The Weird Ways of Witch Hazel

Nature seems to be filled with outliers and exceptions in almost every class of plants or animals. There are fish that fly, spiders that live in underwater bubbles, plants that eat insects.  But a few weeks before and after Halloween, we can find a local outlier of our own – the witch hazel.

One unusual characteristic of the witch hazel is that its flowers appear between late September and early December after all of its leaves (along with the leaves of almost every other tree) have fallen to the ground. This makes it the last woody plant to bloom in the woodlands of the eastern United States. The flowers grow close to the branch and have four slender, ribbonlike petals that are cream to yellowish in color and about three-quarters of an inch long.

If you look for the yellowish flowers of the witch hazel, you can’t miss them. They stand out in marked contrast to the grays and browns of the autumn woods, and some theorized that the reason for their unique time of flowering is that there is less competition for the attention of the few pollinating insects still active during this season. No one identified a major pollinator until, the naturalist, Bernd Heinrich, found thatowlet moths become active on cold nights by shivering to heat their bodies to 86° F. – a temperature warm enough to activate their flight muscles, He also found that these nocturnal moths, which primarily feed on tree sap, are the major pollinators of the witch hazel.

Another unique property of the witch hazel is that the flowers appear at the same time the woody pods produced by last year’s flowers are ripening and dispersing their seeds. The pods build up enough force to open with a snap and eject the two small, black seeds up to 30 feet away. In his journal, Henry David Thoreau mentions how he once “Heard in the night a snapping sound, and the fall of some small body on the floor from time to time.” In the morning he found that the sounds were produced by the witch-hazel pods on his desk that sprang open and cast their seeds across the room.

Another unique attribute of the witch hazel is that it is one of the very few herbal remedies approved by the FDA. Native Americans have used concoctions made from the leaves and twigs of the witch hazel as an astringent and to decrease inflammation since before their first contact with Europeans, and the newcomers were quick to adopt it for the same uses. Over time it has been used in salves for treating insect bites, burns, poison ivy rashes, acne, hemorrhoids, varicose veins, and a host of other inflammation injuries  In fact, two companies, Dickinson’s and Thayer’s, have been making witch-hazel skin care products for over a century, and they can still be found for sale at a majority of American pharmacies.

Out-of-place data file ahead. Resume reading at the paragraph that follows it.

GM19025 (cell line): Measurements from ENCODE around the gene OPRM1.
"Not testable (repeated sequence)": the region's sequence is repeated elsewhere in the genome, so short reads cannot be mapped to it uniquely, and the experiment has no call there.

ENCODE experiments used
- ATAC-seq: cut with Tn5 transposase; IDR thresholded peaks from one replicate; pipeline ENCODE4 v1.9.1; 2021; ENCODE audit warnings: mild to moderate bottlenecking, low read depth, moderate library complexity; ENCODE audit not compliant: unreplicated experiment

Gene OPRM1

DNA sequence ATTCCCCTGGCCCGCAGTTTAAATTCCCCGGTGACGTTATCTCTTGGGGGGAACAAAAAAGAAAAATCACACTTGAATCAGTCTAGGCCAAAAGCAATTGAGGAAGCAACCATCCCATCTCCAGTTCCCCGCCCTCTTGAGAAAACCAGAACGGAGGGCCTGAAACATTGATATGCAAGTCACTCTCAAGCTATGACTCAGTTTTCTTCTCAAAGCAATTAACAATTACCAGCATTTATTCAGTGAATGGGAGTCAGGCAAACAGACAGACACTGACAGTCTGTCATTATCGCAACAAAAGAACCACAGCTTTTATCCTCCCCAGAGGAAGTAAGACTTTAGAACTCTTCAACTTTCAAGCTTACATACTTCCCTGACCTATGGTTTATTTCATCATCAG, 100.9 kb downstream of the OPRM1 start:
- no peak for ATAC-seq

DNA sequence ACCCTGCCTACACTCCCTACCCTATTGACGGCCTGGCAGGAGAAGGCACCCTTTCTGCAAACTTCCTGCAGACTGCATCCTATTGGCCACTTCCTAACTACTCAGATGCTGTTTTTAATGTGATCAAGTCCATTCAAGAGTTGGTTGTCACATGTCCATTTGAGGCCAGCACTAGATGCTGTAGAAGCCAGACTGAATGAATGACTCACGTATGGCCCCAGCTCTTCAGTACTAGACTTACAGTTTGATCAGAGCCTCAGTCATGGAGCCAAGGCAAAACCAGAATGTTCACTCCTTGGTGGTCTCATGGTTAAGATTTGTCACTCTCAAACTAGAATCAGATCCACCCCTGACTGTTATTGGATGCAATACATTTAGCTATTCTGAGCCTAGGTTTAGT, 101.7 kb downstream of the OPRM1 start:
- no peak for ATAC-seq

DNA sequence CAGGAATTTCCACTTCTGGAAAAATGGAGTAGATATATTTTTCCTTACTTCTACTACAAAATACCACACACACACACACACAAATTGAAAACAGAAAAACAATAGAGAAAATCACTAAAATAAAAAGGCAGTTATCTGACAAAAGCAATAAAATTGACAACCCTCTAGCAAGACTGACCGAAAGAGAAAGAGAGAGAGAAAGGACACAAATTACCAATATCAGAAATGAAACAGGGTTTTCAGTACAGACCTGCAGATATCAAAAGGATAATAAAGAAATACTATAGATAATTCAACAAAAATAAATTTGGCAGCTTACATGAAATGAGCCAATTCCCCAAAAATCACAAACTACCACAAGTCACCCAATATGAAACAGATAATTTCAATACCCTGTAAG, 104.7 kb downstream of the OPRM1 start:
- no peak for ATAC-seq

No article about witch Hazel would be complete without mention of its use in the form of dowsing we know as water witching. It has long been said that if a person cuts a Y-shaped witch hazel branch and holds one end in each hand that the remaining end will pull down when it passes over underground water. The debate about whether or not this works has gone on for something just a little short of forever. But, if you can find a witch hazel bush, it is easy enough to try out for yourself. Just take your water witch out into your yard and see if you can find the water pipe that goes into your house.

Another mystery of the witch-hazel is how it got its name. Some say the "witch" part of the name is derived from “wych,” an Old English word referring to the plant's bendable branches (also the root for the word "wicker”) and the “hazel “part of the name came from the fact that the leaves of the plant resemble those of the hazelnut (Corylus sp.). Another, (somewhat fantastical, yet more enchanting) reason says that, in earlier, more superstitious times, people walking in the woods would suddenly be startled by the snap of an exploding witch hazel seed pod and the sound of the seeds landing on the dry leaves that covered the ground. When they turned to see what made the sound, there was nothing there. It was kind of scary, and (so the story goes) because of this they started calling the plants witch hazels. 

Since many of our holidays already have plants that symbolize them, such as roses for Valentine’s Day, lilies for Easter, clover for St. Patrick’s Day and poinsettias for Christmas, I think the autumn bloomtime, the strange ways, and the spooky name of the witch hazel make it the perfect candidate for another of our great American holidays. The one devoted to witches, weirdlings, and wild things – The one we call Halloween

Leave a comment

All comments are moderated before being published